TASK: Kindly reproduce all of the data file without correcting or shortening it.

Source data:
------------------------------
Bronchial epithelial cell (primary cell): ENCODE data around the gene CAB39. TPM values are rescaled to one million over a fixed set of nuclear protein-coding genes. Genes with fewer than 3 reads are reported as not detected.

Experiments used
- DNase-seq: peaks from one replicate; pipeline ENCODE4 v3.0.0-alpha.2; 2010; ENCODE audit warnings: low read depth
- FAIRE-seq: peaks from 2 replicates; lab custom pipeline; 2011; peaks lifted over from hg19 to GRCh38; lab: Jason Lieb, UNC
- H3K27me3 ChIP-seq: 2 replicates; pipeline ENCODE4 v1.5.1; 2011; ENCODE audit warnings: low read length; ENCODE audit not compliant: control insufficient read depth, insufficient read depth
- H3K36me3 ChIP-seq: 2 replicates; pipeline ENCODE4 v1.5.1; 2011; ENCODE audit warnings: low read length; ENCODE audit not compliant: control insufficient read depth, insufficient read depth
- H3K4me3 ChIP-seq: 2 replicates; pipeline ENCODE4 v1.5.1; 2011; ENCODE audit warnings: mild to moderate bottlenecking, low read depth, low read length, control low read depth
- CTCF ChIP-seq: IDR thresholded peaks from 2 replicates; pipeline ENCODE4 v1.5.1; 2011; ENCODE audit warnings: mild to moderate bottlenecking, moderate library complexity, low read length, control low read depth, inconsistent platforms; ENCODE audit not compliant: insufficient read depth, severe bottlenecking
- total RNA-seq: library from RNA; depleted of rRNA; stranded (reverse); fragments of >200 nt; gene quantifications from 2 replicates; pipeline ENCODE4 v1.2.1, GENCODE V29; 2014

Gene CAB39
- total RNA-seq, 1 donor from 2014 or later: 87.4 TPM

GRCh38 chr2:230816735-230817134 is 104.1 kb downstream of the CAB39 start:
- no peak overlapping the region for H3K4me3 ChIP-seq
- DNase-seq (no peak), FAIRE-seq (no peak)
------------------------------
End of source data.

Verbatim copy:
Bronchial epithelial cell (primary cell): ENCODE data around the gene CAB39. TPM values are rescaled to one million over a fixed set of nuclear protein-coding genes. Genes with fewer than 3 reads are reported as not detected.

Experiments used
- DNase-seq: peaks from one replicate; pipeline ENCODE4 v3.0.0-alpha.2; 2010; ENCODE audit warnings: low read depth
- FAIRE-seq: peaks from 2 replicates; lab custom pipeline; 2011; peaks lifted over from hg19 to GRCh38; lab: Jason Lieb, UNC
- H3K27me3 ChIP-seq: 2 replicates; pipeline ENCODE4 v1.5.1; 2011; ENCODE audit warnings: low read length; ENCODE audit not compliant: control insufficient read depth, insufficient read depth
- H3K36me3 ChIP-seq: 2 replicates; pipeline ENCODE4 v1.5.1; 2011; ENCODE audit warnings: low read length; ENCODE audit not compliant: control insufficient read depth, insufficient read depth
- H3K4me3 ChIP-seq: 2 replicates; pipeline ENCODE4 v1.5.1; 2011; ENCODE audit warnings: mild to moderate bottlenecking, low read depth, low read length, control low read depth
- CTCF ChIP-seq: IDR thresholded peaks from 2 replicates; pipeline ENCODE4 v1.5.1; 2011; ENCODE audit warnings: mild to moderate bottlenecking, moderate library complexity, low read length, control low read depth, inconsistent platforms; ENCODE audit not compliant: insufficient read depth, severe bottlenecking
- total RNA-seq: library from RNA; depleted of rRNA; stranded (reverse); fragments of >200 nt; gene quantifications from 2 replicates; pipeline ENCODE4 v1.2.1, GENCODE V29; 2014

Gene CAB39
- total RNA-seq, 1 donor from 2014 or later: 87.4 TPM

GRCh38 chr2:230816735-230817134 is 104.1 kb downstream of the CAB39 start:
- no peak overlapping the region for H3K4me3 ChIP-seq
- DNase-seq (no peak), FAIRE-seq (no peak)